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Ardente Estate Winery was established in 1996, on 20 acres in the hills of Atlas Peak. Their website proclaims: “ardente [ar’ dεnte]From the latin for pyre; a burning desire, passionate, flaming. This is the word that Carlo Di Ruocco felt best described his relationship to the land and the wine that is his “Ardente”.”

Information about the 2009 vintage is scarce; that was the last year the webpage was updated; but sometimes all you need to know about a wine is how it tastes. Euphoric. Heavenly. Otherworldly. Spectacular! If you enjoy a solid, rich, full-bodied Napa Cabernet, seek out this angelic being. Here are my notes:

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This is a spectacular Napa Cab. Deep purple color with slight ruby rim. On the nose, enticing aromas of creme de cassis, blackberry, and soft oak. After a quick 30 minute decant, the flavors exploded on the palate: ripe blackberry, black cherry, plum, cassis, and chocolate melding with vanilla, oak, and hints of ripe raspberry. The tannins are velvety smooth, and the acidity medium and balanced. The rich, full mouthfeel complemented our grilled NY strip steak to perfection. The long finish of blackberry, cassis, and black pepper. Outstanding!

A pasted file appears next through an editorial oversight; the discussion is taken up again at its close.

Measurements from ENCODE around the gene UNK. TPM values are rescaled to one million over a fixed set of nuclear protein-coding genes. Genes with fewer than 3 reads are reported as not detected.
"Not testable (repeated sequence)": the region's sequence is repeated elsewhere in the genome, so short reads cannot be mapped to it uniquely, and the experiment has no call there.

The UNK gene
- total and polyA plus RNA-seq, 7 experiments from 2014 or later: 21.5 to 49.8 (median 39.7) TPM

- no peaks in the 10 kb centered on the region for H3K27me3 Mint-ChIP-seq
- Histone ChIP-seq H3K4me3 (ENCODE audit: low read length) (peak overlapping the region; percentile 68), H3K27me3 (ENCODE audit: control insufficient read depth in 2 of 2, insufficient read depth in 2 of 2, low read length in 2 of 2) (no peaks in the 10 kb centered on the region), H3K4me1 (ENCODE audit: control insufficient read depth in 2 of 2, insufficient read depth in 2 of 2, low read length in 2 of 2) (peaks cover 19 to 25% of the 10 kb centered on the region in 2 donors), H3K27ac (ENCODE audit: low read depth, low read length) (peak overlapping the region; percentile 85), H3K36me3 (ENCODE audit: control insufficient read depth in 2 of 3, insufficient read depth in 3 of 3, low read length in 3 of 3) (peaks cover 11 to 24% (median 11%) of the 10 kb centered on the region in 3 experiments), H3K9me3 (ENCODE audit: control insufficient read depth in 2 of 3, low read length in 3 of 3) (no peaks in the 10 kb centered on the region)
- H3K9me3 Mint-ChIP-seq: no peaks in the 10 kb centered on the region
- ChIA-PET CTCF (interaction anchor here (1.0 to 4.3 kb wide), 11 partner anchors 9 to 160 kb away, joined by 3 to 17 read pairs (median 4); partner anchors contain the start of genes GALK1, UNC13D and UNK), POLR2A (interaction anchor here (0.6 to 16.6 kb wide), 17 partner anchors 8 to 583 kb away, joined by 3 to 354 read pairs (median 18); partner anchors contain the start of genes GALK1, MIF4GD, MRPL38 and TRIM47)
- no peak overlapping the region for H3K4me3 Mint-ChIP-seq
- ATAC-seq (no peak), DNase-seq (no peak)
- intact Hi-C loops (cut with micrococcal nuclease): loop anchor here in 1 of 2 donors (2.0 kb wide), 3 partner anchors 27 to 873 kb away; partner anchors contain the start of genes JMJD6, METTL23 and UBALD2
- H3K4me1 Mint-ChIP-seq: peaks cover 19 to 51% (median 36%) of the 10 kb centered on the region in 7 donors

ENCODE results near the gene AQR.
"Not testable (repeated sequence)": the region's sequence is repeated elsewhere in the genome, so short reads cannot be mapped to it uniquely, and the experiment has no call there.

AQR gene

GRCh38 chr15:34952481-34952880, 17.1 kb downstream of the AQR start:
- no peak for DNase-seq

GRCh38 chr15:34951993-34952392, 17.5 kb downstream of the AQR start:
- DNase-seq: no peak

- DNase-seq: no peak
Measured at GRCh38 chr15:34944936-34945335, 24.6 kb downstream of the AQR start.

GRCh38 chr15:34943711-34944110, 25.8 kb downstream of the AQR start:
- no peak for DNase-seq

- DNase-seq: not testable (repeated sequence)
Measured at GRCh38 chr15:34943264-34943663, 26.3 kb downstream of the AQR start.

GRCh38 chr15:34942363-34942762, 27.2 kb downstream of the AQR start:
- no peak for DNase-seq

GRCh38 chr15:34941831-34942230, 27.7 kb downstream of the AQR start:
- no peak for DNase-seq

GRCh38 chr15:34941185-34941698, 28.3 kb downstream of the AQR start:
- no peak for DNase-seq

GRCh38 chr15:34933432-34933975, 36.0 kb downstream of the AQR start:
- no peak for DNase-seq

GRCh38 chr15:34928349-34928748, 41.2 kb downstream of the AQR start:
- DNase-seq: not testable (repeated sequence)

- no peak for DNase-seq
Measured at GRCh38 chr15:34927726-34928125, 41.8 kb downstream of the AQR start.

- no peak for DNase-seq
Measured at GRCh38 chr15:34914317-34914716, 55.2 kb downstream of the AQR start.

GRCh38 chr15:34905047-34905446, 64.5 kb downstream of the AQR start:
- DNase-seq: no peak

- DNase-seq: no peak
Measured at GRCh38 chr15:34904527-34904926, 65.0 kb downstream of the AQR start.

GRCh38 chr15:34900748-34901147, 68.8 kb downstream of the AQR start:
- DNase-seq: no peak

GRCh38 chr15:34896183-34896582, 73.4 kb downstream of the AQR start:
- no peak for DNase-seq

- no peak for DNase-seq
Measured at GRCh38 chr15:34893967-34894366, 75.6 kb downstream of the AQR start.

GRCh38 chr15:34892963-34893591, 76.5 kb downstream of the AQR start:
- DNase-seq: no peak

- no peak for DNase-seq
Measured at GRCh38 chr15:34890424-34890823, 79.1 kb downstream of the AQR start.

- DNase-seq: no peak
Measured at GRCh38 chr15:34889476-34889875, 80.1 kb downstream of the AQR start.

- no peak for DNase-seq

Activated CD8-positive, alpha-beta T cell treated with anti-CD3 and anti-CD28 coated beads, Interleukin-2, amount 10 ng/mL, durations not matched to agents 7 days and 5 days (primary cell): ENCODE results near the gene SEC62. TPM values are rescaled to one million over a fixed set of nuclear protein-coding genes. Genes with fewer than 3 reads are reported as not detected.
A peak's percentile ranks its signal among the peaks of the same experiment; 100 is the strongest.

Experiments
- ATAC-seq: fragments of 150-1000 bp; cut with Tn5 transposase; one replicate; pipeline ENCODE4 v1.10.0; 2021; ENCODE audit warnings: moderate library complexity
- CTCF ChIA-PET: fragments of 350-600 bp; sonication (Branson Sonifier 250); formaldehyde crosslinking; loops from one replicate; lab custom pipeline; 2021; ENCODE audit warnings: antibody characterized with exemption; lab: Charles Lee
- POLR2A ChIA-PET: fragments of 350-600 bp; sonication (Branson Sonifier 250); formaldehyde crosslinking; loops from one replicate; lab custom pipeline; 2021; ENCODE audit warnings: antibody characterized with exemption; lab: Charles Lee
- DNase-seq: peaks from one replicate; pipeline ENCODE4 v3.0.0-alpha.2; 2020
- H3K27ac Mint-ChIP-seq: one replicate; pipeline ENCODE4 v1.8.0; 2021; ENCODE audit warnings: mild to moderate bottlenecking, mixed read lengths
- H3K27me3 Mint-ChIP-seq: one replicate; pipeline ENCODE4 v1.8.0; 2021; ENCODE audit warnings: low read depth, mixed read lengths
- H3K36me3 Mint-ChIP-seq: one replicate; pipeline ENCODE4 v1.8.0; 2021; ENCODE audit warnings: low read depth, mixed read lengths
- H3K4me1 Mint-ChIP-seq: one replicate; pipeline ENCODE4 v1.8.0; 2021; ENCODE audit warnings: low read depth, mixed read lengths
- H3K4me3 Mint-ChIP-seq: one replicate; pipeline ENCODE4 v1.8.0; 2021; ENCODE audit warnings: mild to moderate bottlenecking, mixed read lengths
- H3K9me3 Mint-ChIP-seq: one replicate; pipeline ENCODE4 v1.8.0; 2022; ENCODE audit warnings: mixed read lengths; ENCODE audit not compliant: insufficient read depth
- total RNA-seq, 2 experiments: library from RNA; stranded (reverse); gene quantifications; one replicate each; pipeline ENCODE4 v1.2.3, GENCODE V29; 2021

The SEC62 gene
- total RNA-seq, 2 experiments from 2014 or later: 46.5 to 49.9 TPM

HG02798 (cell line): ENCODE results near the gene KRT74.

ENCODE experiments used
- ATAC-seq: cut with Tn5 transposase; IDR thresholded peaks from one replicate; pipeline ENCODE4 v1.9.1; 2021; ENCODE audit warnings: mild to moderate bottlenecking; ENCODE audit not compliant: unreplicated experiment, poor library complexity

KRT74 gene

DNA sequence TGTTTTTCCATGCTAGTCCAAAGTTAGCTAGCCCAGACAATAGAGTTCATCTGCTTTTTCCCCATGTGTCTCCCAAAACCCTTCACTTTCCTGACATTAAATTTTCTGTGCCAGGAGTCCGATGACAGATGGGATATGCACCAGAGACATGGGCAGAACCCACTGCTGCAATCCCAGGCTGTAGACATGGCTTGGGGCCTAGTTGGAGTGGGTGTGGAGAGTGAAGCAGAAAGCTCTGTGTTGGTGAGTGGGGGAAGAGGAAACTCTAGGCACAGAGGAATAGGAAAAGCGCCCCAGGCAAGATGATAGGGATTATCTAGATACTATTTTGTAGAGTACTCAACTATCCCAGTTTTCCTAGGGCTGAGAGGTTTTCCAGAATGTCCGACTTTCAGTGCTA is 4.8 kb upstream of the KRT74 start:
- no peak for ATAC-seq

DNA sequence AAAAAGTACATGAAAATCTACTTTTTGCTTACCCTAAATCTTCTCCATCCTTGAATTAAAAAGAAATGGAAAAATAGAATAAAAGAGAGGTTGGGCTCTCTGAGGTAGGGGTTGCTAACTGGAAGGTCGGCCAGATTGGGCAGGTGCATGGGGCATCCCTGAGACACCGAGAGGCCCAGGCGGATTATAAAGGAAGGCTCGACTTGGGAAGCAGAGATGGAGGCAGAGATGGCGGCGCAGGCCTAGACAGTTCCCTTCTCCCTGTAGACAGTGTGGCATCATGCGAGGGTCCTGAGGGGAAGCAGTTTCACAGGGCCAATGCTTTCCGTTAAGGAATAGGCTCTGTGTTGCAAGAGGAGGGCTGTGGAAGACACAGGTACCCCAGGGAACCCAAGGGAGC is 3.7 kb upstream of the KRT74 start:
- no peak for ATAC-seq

If you have a Winevana…I mean Grocery Outlet…store in your town, I encourage you to stop in. Your wine genie may not be named Jerry, but I’ll bet he or she is just as miraculous!

Cheers!

  • By Kent Reynolds

Review: Intertwine Merlot Napa Valley 2015

As the Merlot revival continues, each vintage of Bridget Raymond’s annual contribution to the NakedWines.com portfolio grows in popularity. I reviewed the 2014 vintage of Intertwine, and it is one of my most-read blog posts. So it was with eager anticipation that I opened the newly released 2015 vintage.

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The Intertwine Merlot Napa Valley 2015 is made with fruit from the Oakville and Carneros AVAs. Both are among the finest, and best known regions in the Napa Valley. Whereas the 2014 showed its youth, and required ample aeration to be enjoyed young, the 2015 is smooth and delicious out of the bottle, although a bit of air allows it to open up, with more flavors emerging, and becoming even more enjoyable. As with most young wines, it will continue to improve with several months or years in the cellar.

This is the fourth vintage of Intertwine that I have had the pleasure of sampling. My tasting notes sum up my appreciation for this delightful juice: